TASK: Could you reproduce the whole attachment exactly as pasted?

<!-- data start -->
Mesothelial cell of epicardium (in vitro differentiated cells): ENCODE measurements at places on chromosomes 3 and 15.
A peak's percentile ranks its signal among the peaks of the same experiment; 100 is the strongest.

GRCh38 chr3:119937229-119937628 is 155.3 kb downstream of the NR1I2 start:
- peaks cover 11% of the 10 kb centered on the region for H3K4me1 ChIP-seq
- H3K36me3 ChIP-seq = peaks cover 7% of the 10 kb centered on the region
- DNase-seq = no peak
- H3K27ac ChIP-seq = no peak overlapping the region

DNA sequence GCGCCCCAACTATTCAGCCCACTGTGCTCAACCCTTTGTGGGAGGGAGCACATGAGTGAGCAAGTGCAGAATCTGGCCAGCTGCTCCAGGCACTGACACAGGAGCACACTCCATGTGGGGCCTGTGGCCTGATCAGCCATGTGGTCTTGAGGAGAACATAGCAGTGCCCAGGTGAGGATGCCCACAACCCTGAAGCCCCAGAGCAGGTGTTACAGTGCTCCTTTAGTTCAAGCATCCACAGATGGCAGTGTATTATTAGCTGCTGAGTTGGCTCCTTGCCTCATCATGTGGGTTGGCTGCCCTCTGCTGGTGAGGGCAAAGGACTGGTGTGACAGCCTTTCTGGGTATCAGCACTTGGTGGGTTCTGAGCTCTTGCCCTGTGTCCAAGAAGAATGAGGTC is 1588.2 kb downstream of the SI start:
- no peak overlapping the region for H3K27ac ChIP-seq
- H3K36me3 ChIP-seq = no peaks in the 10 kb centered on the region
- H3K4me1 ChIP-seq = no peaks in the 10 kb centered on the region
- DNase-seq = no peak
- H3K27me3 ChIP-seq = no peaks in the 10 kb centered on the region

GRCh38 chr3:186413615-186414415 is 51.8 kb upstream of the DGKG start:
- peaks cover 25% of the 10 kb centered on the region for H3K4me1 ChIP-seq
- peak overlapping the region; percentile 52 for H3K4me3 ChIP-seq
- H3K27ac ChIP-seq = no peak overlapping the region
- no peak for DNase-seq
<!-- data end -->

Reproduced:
Mesothelial cell of epicardium (in vitro differentiated cells): ENCODE measurements at places on chromosomes 3 and 15.
A peak's percentile ranks its signal among the peaks of the same experiment; 100 is the strongest.

GRCh38 chr3:119937229-119937628 is 155.3 kb downstream of the NR1I2 start:
- peaks cover 11% of the 10 kb centered on the region for H3K4me1 ChIP-seq
- H3K36me3 ChIP-seq = peaks cover 7% of the 10 kb centered on the region
- DNase-seq = no peak
- H3K27ac ChIP-seq = no peak overlapping the region

DNA sequence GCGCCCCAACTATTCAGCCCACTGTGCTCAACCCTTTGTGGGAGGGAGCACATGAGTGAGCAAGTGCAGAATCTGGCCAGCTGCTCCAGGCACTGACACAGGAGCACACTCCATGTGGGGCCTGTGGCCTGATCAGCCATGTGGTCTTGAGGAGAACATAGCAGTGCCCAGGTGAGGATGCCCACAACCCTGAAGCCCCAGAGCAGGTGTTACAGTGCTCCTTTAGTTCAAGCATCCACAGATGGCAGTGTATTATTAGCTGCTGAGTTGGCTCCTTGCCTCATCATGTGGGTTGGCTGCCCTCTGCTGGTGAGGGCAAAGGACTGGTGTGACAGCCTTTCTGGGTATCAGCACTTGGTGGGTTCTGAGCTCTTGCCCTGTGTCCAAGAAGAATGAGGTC is 1588.2 kb downstream of the SI start:
- no peak overlapping the region for H3K27ac ChIP-seq
- H3K36me3 ChIP-seq = no peaks in the 10 kb centered on the region
- H3K4me1 ChIP-seq = no peaks in the 10 kb centered on the region
- DNase-seq = no peak
- H3K27me3 ChIP-seq = no peaks in the 10 kb centered on the region

GRCh38 chr3:186413615-186414415 is 51.8 kb upstream of the DGKG start:
- peaks cover 25% of the 10 kb centered on the region for H3K4me1 ChIP-seq
- peak overlapping the region; percentile 52 for H3K4me3 ChIP-seq
- H3K27ac ChIP-seq = no peak overlapping the region
- no peak for DNase-seq